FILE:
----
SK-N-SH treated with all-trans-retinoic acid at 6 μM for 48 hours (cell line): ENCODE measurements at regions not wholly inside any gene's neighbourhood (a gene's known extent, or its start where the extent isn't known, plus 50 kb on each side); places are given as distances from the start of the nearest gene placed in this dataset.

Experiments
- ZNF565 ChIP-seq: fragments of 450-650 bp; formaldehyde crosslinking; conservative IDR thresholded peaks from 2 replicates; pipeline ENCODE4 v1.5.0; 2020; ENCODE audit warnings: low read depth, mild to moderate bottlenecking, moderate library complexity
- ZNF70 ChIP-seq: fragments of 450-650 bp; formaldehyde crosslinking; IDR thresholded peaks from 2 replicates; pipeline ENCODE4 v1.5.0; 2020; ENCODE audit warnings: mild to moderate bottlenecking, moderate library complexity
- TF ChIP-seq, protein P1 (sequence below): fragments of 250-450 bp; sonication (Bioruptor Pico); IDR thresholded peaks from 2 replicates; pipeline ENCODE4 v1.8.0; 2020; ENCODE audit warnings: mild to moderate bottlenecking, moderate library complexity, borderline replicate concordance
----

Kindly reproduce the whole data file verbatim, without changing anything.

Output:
SK-N-SH treated with all-trans-retinoic acid at 6 μM for 48 hours (cell line): ENCODE measurements at regions not wholly inside any gene's neighbourhood (a gene's known extent, or its start where the extent isn't known, plus 50 kb on each side); places are given as distances from the start of the nearest gene placed in this dataset.

Experiments
- ZNF565 ChIP-seq: fragments of 450-650 bp; formaldehyde crosslinking; conservative IDR thresholded peaks from 2 replicates; pipeline ENCODE4 v1.5.0; 2020; ENCODE audit warnings: low read depth, mild to moderate bottlenecking, moderate library complexity
- ZNF70 ChIP-seq: fragments of 450-650 bp; formaldehyde crosslinking; IDR thresholded peaks from 2 replicates; pipeline ENCODE4 v1.5.0; 2020; ENCODE audit warnings: mild to moderate bottlenecking, moderate library complexity
- TF ChIP-seq, protein P1 (sequence below): fragments of 250-450 bp; sonication (Bioruptor Pico); IDR thresholded peaks from 2 replicates; pipeline ENCODE4 v1.8.0; 2020; ENCODE audit warnings: mild to moderate bottlenecking, moderate library complexity, borderline replicate concordance